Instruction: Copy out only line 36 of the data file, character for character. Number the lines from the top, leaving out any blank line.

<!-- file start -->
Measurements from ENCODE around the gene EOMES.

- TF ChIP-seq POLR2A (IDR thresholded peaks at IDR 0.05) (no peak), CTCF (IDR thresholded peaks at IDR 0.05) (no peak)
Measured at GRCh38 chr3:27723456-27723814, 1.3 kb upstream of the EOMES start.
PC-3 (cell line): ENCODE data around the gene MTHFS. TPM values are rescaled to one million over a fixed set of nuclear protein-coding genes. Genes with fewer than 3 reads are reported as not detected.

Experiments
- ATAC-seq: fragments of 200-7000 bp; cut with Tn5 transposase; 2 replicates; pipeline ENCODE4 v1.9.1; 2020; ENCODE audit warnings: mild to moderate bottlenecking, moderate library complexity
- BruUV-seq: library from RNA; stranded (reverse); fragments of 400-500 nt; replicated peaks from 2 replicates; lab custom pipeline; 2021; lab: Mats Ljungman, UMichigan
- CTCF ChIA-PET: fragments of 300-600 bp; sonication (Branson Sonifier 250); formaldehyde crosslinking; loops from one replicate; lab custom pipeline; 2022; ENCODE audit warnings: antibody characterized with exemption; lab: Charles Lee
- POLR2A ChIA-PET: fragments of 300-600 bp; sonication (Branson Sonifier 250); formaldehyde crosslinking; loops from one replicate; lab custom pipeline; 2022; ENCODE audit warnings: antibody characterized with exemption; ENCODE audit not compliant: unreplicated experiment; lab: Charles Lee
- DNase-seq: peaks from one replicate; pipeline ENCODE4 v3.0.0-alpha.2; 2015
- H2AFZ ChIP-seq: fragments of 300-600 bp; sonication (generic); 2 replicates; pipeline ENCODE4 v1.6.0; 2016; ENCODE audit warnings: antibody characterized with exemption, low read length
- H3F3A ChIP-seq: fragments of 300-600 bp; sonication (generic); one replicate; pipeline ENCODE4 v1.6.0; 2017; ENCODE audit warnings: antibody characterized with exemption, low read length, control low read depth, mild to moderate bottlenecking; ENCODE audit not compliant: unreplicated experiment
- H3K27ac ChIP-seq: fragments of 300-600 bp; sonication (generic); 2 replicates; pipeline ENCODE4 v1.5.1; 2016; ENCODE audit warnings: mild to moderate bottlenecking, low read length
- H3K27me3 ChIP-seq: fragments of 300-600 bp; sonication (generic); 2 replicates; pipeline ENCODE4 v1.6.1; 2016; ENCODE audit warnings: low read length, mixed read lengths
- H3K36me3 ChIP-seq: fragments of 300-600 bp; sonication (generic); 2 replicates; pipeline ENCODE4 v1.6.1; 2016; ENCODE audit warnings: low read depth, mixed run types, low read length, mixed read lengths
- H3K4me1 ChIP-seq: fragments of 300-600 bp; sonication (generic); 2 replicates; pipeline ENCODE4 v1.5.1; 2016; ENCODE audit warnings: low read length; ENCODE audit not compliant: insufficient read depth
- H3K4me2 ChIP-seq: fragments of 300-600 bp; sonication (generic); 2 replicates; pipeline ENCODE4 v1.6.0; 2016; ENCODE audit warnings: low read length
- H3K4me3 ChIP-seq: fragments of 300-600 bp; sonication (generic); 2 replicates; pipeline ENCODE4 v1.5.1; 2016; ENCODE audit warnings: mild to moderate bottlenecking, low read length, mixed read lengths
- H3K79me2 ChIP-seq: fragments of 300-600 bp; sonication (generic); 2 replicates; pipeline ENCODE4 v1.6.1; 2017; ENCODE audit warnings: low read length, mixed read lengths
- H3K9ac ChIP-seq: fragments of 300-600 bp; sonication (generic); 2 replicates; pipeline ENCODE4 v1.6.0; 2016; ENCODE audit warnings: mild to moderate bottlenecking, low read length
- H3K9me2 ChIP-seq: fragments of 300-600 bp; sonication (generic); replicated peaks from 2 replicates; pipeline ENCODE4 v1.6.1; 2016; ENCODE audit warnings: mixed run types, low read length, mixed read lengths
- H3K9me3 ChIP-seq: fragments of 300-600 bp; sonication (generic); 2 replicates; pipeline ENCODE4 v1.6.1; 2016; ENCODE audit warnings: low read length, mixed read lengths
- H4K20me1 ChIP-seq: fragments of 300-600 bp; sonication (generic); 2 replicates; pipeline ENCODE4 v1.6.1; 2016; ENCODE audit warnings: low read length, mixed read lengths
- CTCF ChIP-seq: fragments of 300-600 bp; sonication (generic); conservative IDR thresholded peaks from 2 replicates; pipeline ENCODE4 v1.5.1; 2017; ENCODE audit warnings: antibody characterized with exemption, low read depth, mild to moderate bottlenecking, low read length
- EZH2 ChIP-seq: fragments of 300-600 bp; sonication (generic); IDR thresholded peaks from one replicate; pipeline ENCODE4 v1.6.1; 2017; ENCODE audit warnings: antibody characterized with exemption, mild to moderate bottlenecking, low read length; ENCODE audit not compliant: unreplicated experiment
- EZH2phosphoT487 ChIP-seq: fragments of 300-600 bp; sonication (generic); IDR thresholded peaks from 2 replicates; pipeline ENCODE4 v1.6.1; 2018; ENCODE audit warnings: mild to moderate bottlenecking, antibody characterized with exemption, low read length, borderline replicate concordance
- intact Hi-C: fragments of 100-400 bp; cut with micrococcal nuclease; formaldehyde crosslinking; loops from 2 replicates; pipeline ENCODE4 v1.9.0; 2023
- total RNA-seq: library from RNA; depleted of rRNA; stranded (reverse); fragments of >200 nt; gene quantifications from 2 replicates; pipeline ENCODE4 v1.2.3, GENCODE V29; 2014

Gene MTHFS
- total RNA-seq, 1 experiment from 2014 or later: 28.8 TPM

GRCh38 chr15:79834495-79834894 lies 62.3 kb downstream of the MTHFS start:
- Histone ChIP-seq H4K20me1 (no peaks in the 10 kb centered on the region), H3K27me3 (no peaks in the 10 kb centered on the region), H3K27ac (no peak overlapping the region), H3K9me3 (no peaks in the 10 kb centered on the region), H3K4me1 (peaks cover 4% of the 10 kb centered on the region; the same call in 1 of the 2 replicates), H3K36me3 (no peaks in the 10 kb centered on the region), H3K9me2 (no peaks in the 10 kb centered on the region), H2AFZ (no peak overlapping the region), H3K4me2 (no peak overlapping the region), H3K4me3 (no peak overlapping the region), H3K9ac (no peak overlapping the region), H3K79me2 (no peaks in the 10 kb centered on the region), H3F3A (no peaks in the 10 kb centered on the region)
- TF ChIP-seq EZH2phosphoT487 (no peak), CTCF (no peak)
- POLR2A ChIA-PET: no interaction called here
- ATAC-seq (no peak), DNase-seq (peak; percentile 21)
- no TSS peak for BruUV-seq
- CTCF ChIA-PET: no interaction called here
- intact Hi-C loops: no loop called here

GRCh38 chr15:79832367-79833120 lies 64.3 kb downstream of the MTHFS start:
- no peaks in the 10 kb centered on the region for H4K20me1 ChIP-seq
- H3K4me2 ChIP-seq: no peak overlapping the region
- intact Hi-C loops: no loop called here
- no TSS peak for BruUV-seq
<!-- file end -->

- no TSS peak for BruUV-seq